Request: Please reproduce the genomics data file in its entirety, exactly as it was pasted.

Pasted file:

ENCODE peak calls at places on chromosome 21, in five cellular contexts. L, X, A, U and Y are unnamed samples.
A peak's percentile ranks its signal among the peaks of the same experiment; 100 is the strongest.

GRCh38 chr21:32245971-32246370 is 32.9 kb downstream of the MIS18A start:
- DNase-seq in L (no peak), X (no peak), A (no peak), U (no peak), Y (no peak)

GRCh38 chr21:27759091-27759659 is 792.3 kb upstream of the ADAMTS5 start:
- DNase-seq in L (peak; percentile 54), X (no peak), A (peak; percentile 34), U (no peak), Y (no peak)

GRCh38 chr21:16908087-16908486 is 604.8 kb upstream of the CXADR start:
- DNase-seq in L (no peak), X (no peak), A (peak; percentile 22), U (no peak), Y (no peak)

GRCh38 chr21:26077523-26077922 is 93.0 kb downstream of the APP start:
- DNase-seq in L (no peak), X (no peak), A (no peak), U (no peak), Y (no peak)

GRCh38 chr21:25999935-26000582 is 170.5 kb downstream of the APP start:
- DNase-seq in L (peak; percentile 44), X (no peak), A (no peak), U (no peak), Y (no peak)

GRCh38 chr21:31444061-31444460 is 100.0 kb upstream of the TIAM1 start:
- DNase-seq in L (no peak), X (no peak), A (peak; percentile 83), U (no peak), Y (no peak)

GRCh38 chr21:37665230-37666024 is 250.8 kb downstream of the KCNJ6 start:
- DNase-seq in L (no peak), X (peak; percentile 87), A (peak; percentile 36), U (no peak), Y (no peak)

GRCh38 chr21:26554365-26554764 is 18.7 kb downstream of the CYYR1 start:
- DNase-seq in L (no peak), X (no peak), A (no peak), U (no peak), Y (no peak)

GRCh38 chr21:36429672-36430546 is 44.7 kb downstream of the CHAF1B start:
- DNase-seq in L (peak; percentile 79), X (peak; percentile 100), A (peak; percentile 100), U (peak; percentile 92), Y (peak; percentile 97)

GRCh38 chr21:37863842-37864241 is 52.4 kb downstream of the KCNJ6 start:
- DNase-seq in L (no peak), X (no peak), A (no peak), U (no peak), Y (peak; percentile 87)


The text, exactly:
ENCODE peak calls at places on chromosome 21, in five cellular contexts. L, X, A, U and Y are unnamed samples.
A peak's percentile ranks its signal among the peaks of the same experiment; 100 is the strongest.

GRCh38 chr21:32245971-32246370 is 32.9 kb downstream of the MIS18A start:
- DNase-seq in L (no peak), X (no peak), A (no peak), U (no peak), Y (no peak)

GRCh38 chr21:27759091-27759659 is 792.3 kb upstream of the ADAMTS5 start:
- DNase-seq in L (peak; percentile 54), X (no peak), A (peak; percentile 34), U (no peak), Y (no peak)

GRCh38 chr21:16908087-16908486 is 604.8 kb upstream of the CXADR start:
- DNase-seq in L (no peak), X (no peak), A (peak; percentile 22), U (no peak), Y (no peak)

GRCh38 chr21:26077523-26077922 is 93.0 kb downstream of the APP start:
- DNase-seq in L (no peak), X (no peak), A (no peak), U (no peak), Y (no peak)

GRCh38 chr21:25999935-26000582 is 170.5 kb downstream of the APP start:
- DNase-seq in L (peak; percentile 44), X (no peak), A (no peak), U (no peak), Y (no peak)

GRCh38 chr21:31444061-31444460 is 100.0 kb upstream of the TIAM1 start:
- DNase-seq in L (no peak), X (no peak), A (peak; percentile 83), U (no peak), Y (no peak)

GRCh38 chr21:37665230-37666024 is 250.8 kb downstream of the KCNJ6 start:
- DNase-seq in L (no peak), X (peak; percentile 87), A (peak; percentile 36), U (no peak), Y (no peak)

GRCh38 chr21:26554365-26554764 is 18.7 kb downstream of the CYYR1 start:
- DNase-seq in L (no peak), X (no peak), A (no peak), U (no peak), Y (no peak)

GRCh38 chr21:36429672-36430546 is 44.7 kb downstream of the CHAF1B start:
- DNase-seq in L (peak; percentile 79), X (peak; percentile 100), A (peak; percentile 100), U (peak; percentile 92), Y (peak; percentile 97)

GRCh38 chr21:37863842-37864241 is 52.4 kb downstream of the KCNJ6 start:
- DNase-seq in L (no peak), X (no peak), A (no peak), U (no peak), Y (peak; percentile 87)